Danish research closing in on vaccine for bone marrow cancer

Vaccine mobilises the immune system to target and annihilate the cancer cells

Danish researchers are inching closer to being able to launch the first vaccine trial that could ultimately lead to a cure for bone marrow cancer.

Morten Orebo Holmström, a doctor and PhD student at Zealand University Hospital in Roskilde, says his research, which is based on immunotherapy – treatment that uses the body’s own immune system to fight the cancer – has been more than promising thus far.

“We will commence with the first vaccinations on patients in the first half of 2018. The first trials will look into whether the vaccine is harmful or has serious side-effects,” Holmström told SN.dk.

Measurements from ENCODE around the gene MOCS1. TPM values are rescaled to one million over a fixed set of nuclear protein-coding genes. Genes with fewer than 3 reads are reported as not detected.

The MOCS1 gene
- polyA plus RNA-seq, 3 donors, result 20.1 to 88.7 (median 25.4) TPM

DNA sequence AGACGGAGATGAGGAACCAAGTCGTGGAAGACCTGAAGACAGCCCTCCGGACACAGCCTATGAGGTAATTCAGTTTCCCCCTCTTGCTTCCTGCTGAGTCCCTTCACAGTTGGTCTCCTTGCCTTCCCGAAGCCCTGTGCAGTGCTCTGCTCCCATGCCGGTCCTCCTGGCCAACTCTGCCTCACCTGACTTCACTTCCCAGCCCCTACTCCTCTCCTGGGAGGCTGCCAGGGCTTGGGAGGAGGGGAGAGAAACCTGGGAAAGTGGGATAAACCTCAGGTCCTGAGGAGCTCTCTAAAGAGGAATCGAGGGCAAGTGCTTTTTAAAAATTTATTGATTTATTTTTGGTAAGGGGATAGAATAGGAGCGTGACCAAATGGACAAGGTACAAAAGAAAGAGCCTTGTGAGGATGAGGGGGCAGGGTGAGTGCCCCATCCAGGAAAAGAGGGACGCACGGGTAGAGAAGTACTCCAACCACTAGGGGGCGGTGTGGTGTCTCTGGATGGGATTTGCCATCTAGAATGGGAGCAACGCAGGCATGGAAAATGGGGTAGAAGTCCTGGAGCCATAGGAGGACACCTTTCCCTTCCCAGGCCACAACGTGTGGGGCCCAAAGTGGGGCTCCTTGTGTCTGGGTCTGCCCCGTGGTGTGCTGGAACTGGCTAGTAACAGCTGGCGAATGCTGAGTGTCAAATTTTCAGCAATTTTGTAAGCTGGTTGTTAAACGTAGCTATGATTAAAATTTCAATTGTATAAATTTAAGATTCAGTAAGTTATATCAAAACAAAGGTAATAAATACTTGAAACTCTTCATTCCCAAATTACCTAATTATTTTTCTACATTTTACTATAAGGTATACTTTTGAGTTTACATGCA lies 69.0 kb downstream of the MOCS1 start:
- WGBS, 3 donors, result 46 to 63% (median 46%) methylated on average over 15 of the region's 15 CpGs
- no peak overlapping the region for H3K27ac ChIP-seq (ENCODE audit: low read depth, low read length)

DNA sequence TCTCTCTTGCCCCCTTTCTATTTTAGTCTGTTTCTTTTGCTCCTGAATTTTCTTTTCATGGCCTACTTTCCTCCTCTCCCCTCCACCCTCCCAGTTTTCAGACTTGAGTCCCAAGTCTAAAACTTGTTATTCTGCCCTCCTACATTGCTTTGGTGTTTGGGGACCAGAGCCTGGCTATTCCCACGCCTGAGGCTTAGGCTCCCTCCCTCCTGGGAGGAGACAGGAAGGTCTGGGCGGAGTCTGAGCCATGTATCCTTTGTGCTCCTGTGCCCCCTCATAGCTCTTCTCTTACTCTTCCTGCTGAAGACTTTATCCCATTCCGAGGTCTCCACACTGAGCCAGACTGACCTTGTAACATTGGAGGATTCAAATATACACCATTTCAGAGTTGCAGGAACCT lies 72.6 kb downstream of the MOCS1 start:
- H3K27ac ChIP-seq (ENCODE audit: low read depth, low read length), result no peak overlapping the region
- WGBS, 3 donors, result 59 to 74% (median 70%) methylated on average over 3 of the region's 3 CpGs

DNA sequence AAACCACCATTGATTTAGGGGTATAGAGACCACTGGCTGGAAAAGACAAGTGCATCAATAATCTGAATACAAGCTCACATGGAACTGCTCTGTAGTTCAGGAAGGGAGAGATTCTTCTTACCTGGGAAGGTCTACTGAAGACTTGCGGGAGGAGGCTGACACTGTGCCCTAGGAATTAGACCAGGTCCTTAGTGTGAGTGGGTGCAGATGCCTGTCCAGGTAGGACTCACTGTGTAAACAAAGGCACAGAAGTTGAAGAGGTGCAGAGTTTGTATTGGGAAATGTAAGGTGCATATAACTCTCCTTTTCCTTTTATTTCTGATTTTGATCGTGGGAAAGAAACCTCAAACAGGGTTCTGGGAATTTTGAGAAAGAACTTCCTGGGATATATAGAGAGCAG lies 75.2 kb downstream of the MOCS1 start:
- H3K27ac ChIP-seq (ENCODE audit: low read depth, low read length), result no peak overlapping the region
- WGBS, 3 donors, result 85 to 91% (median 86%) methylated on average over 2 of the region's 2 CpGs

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Superseding transplantations
Holmström said he expects to become the first researcher in the world to develop this kind of immunotherapy vaccine.

“It works in the lab petri dishes, though we don’t yet know whether it will also work in the organism, but we believe it will.”

In nearly all instances of bone marrow cancer two genetic mutations are particularly seen, and the research has now proven that the immune system is capable of recognising and eradicating cancer cells that carry the two mutations (JAK2 or CALR).

Bone marrow cancer affects some 350 Danes every year and, as of now, the only cure is to have a bone marrow transplantation.